It’s all about teamwork and collaboration in the Red Dog studio! Over the years we’ve collaborated with many illustrators and photographers, (e.g. Steve Doogan, Steve Simpson, BrenB, Paul McCarthy, Peter Evers, Sean and Yvette, and Matthew Thompson, to name a few). But today the projects we work on and the solutions we present require much more diverse collaborations. We currently work with a broad spectrum of copywriters, strategists, animators, developers and production companies. Plus the bank of national and international illustrators and photographers that we work with has grown greatly. So in these instances we act as the lead agency, and assemble the dream team to deliver a project. It’s such an enjoyable and rewarding way to work as it means we have the freedom to call on the best of breed to offer their expertise and meet our specific requirements, helping deliver our vision, and make each output different.

 

6. Can you tell me about the Older & Bolder campaign?
Older and Bolder approached us to tender for a campaign with a limited budget. They had a vision of a few billboards and some direct mail – we asked them to consider making a small film as its the best medium to bring real emotion to an audience. We supported this with a look & feel for everything, great copy and a lot of hard work! We also shot some great imagery using friends and family – the budget was very tight so we brought in a lot of favours in order to make our film, which we still love.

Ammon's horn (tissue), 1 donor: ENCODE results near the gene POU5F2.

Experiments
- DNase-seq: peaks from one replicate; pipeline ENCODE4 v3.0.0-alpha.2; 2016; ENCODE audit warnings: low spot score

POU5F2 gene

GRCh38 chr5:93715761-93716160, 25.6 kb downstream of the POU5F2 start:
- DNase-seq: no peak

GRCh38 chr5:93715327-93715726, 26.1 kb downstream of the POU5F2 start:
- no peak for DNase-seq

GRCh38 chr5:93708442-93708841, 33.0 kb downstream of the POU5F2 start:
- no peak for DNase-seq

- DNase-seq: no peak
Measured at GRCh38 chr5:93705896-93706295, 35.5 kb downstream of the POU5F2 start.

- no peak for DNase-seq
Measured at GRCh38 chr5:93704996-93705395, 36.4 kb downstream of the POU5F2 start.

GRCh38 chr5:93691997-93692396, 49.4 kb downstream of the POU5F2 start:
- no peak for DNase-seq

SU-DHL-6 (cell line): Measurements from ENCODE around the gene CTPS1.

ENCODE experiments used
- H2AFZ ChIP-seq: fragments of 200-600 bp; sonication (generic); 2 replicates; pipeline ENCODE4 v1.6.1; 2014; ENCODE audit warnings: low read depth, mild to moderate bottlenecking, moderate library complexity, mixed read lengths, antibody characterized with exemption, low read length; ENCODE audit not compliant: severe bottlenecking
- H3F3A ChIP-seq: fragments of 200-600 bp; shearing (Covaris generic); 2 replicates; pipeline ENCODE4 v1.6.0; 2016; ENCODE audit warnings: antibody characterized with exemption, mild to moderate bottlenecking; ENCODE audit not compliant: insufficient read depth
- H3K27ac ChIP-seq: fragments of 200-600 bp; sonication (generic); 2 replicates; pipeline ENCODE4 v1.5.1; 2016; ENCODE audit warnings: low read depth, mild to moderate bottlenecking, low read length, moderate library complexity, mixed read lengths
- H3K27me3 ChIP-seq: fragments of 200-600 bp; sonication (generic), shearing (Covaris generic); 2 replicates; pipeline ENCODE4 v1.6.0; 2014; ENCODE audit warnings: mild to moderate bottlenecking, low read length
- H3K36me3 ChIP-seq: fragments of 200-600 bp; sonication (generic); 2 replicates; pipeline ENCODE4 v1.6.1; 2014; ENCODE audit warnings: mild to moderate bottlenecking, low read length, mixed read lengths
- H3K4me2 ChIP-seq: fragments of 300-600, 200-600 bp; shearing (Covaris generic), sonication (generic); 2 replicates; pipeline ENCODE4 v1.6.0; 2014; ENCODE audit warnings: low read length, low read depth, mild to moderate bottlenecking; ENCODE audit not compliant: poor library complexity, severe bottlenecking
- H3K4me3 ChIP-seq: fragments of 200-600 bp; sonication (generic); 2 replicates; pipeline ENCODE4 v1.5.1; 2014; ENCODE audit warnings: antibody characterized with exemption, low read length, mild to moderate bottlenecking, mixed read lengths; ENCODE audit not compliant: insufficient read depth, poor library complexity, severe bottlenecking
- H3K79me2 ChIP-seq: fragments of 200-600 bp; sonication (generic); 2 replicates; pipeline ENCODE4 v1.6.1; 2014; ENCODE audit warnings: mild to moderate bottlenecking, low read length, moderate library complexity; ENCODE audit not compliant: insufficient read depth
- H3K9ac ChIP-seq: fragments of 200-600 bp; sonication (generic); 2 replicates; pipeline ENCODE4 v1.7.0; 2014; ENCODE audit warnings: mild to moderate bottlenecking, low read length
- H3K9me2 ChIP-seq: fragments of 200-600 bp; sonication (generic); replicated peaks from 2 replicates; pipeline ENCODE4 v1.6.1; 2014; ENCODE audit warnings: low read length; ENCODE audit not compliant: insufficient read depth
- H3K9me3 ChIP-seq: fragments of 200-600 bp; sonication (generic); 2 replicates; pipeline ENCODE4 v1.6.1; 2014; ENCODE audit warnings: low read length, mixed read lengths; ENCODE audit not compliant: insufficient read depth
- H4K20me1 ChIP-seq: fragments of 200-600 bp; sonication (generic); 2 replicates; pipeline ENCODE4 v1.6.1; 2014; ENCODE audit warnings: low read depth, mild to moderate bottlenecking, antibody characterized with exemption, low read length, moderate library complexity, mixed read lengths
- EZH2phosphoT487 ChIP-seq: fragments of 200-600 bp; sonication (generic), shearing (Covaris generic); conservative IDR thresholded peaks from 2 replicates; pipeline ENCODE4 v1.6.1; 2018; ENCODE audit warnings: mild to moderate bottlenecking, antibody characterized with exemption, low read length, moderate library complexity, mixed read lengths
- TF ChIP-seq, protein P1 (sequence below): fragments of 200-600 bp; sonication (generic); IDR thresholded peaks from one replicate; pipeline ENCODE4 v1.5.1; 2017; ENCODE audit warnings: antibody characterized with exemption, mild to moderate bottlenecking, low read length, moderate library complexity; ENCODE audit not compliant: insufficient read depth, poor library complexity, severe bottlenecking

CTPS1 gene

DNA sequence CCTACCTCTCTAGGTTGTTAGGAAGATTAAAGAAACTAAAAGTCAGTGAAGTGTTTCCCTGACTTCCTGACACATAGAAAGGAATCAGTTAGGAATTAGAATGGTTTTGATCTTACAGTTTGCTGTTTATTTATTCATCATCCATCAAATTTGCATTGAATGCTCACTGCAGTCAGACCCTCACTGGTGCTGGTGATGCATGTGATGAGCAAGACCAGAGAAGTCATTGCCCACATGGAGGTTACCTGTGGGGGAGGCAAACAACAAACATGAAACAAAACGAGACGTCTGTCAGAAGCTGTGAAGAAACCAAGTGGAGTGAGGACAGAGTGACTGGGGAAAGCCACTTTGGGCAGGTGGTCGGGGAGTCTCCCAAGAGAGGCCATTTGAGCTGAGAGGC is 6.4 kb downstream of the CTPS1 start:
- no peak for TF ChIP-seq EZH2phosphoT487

Read more about Older and Bolder here.
Red Dog Older and Bolder headstuff.org
Red Dog Older and Bolder
7. How do you feel about Irish design? As a small country do you find that the design community is supportive and inclusive?
At present we think that the design scene in Ireland is very lively. Very inspiring. There’s some amazing stuff happening now. Especially with the quality of some of the courses. The graduates are coming out with very sharp skills and they’re doing very well globally. Initiatives like ID2015 are invaluable in really helping to celebrate, promote and ingrain the positive transformational effect of good design to businesses and society overall in the long term. Organisations like ICAD and IDI run diverse programmes, events and courses to support the needs of the creative industry. And of course there’s Offset which continues to inspire the team. Unfortunately for a designer based down the country, many of these events are Dublin based, but some are certainly worth the occasional trip!

 

8. Any exciting projects on the horizon that you can tell us about? 
Sure, we are currently working on the rebrand of Focus Ireland – an exciting, nerve wracking and incredibly interesting project. We are also about to embark on a brand refresh for a charity based in Baltimore, US. The studio is very, very busy right now and everyone is buzzing.
Red Dog | Design headstuff.org
Red Dog | Design